Oils (Just a Bit) to Keep Your Body Fit: What Are Oils?
By: Brian P. Cleary
Publisher: Millbrook Press
Publication Date: August 2010
Reviewed by: Deb Fowler
Review Date: October 10, 2010
A purple CATagorical cat, with a big toothy grin, points to his easel and tells us that the definition of the word 'oils' is "fats that are liquid at room temperature." Of course the sales cat, performing a demonstration in the supermarket, sets out three different kinds of oil and is more than happy to tell you which ones are good for you and how you can make wise choices. If you take a look at MyPyramid for Cats or Kids you aren't going to find oils on there, but you still need oils in your diet. The CATagorical cats are here to tell you what the oils are and which foods have them, how they benefit us, and where to find them.
These zany, goofy cats are all lined up and tell you that "Foods like almonds, olives, avocados, pumpkin seeds, / salmon, trout, and peanuts healthfully fulfill your needs." We need oils in our diet because they help us grow, protect our organ system, and (for all the vain cats out there) "give our hair a glow." Oils have fatty acids, a nutrient we all need to stay healthy. They link with vitamins D, E, K and/or A as they enter our bodies. There are many different kinds of oils, but "Oils made from sunflowers, corn and safflower too, / canola, fish, and nuts are all the healthiest for you." We need four to five teaspoons a day, but the CATegorical cats just want to make sure we don't end up as fat cats because we want to remain healthy and slim!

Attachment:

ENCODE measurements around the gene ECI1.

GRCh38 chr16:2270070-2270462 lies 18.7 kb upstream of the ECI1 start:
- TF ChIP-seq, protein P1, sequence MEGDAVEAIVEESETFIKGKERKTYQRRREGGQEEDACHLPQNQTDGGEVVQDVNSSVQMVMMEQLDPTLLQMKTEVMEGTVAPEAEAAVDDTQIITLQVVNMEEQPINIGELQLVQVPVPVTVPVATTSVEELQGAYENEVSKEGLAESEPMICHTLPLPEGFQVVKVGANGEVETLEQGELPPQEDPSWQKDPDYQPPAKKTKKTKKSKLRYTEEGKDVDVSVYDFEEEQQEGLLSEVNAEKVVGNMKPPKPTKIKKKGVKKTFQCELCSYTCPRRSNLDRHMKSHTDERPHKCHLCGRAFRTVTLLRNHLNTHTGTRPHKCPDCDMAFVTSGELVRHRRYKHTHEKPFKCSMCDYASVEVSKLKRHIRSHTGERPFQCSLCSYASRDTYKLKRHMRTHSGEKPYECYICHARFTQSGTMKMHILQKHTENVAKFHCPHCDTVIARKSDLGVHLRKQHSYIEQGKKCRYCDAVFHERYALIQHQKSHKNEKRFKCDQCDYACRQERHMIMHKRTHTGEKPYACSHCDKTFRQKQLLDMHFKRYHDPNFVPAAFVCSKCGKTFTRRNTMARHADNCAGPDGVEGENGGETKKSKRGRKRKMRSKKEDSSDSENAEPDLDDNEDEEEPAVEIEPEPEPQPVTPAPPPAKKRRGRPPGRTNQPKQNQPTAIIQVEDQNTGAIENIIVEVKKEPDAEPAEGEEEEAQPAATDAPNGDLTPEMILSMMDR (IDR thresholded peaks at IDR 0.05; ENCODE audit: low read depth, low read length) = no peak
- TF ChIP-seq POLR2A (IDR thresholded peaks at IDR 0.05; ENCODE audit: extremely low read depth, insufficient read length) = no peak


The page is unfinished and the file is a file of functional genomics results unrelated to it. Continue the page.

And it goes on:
The CATegorical cats have just stopped by to tell us all about oils and how they will keep us fit. This book is one in the series, "Food Is CATegorical," a fabulously fun series of books that instructs young people how to eat properly. Most of the books are based on food groups, but this one gives a little boost in the overall food fitness area. I've read several CATegorical books and never tire of seeing these zany cats in action and love Brian Cleary's inimitable rhymes. Naturally, this book wouldn't be quite the same without Martin Goneau's marvelously appealing artwork. In the back of the book there are examples of how much oil can be found in certain foods and a reference to the MyPyramid for Kids website where young people can create their own plans.
Quill says: If you'd like a highly fun, educational series that will make learning about food easy, you just might want to consider this series!